With emerging markets stocks under pressure and oil price swooning due to the novel coronavirus, Russian equities and the VanEck Vectors Russia ETF (RSX ) may not be the destinations investors are thinking of right, but this market may offer more opportunity than initially meets the eye.
RSX, the largest Russia ETF listed in the U.S., follows the MVIS Russia Index, “which includes publicly traded companies that are incorporated in Russia or that are incorporated outside of Russia but has at least 50% of their revenues/related assets in Russia,” according to VanEck.
“Russia’s stock market is forecast to surpass record levels reached in January by the end of this year, but concerns over the effects of China’s coronavirus epidemic are causing uncertainty,” according to a recent Reuters poll.
bolstering the case of RSX and taking some of the volatility edges off of owning Russian stocks is the market’s status as a dividend destination. Russia is one of the largest emerging markets dividend payers and RSX yields almost 5.50%, nearly double the yield found on the MSCI Emerging Markets Index.
Optimism Among Challenges
History isn’t guaranteed to repeat, but Russia was one of the best-performing equity markets among developing economies last year.
“Russia’s rouble-denominated MOEX index. IMPEX was among the best global performers in 2019 as central bank rate cuts and increasingly high dividend payments by Russian companies drew buyers into Russian equities,” according to Reuters.
Historically, Russia is inexpensive compared to other developing economies and that remains the case this year.
“The MOEX is still seen recovering and peaking at the end of 2020, while gains in the dollar-based RTS index. IRTS is expected to continue into 2021, a consensus forecast of 13 analysts showed,” notes the Reuters poll. “Unlike in previous polls, some analysts refrained from long-term forecasts in the February poll amid the virus-related uncertainty.”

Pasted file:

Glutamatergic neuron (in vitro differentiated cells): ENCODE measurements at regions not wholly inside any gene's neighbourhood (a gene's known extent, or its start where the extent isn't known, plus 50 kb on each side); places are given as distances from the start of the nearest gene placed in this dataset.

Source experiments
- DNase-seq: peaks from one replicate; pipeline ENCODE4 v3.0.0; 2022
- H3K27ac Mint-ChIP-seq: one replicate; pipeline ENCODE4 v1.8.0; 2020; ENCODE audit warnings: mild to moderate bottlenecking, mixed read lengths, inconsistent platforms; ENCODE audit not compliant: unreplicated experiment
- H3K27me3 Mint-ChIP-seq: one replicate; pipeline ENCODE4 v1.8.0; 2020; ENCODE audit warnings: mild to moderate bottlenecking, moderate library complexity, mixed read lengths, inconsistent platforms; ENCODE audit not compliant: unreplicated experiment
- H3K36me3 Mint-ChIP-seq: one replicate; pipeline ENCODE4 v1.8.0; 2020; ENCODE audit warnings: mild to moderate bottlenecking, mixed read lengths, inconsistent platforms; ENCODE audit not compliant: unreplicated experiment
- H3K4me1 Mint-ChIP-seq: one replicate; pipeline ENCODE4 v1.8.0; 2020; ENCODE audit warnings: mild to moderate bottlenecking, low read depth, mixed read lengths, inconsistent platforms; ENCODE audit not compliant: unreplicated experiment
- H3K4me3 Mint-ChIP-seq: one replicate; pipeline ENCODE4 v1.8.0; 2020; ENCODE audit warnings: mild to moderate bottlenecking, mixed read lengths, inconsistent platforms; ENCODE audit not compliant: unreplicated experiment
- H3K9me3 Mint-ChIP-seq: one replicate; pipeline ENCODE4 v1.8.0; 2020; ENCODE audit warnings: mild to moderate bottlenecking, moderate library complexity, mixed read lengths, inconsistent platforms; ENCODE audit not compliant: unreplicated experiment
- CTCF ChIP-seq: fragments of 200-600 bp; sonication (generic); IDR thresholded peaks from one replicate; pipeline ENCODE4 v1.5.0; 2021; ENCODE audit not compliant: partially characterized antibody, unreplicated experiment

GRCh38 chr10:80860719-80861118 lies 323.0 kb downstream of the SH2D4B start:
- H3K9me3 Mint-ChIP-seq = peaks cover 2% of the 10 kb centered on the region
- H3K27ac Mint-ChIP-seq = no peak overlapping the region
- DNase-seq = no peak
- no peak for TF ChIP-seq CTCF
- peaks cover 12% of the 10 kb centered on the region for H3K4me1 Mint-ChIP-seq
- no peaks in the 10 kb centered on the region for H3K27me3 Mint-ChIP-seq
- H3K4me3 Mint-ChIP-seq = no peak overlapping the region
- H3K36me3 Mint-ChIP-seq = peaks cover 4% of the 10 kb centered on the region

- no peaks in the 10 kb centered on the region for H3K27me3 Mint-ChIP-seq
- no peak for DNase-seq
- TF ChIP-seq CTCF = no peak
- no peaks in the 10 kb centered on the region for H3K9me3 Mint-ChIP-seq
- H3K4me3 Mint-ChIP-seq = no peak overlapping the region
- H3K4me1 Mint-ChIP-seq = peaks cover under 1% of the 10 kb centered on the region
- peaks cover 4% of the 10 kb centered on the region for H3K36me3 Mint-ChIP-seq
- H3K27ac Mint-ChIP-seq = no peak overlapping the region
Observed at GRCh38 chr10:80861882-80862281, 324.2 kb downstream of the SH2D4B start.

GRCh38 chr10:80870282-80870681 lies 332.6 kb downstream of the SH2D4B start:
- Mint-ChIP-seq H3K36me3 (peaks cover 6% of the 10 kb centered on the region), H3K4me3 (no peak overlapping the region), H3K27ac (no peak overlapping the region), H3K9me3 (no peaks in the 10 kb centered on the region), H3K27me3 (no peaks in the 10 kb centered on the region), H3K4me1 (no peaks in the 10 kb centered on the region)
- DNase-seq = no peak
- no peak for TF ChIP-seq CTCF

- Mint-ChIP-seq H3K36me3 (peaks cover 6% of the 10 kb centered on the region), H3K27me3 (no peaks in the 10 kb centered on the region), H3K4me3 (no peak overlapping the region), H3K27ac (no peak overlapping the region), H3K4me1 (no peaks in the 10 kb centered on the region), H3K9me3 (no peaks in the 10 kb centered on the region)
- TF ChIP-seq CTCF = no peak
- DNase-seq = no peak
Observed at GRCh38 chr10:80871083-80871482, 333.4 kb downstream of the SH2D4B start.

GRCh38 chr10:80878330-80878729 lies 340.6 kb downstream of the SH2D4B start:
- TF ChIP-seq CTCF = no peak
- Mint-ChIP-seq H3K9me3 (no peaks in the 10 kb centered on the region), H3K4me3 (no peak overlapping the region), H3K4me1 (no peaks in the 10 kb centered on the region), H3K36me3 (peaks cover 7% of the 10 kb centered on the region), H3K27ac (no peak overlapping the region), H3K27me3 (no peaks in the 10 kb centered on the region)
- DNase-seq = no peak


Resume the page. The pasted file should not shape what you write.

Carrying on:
Related: A Pleasant Surprise Among Emerging Markets ETFs in 2019
Many of RSX’s largest components are state-controlled energy companies that Moscow leans on to boost payouts. Additionally, Russian banks are showing dividend growth potential of their own.
“The MOEX hit a record high of 3,226.9 on Jan. 20 and is forecast to gain around 7.8% by the end of this year from 3,002.68 on Feb. 25, reaching 3,237. Forecasts in the poll, which was conducted in the second half of February, ranged from 2,600 to 3,650,” according to Reuters. “Dmitry Donetsky, the equity analyst at Solid Investment, said the likelihood of a correction in global stocks in 2020 was substantial, but that Russia would be impervious to the worst of that decline.”
This article originally appeared on ETFTrends.com.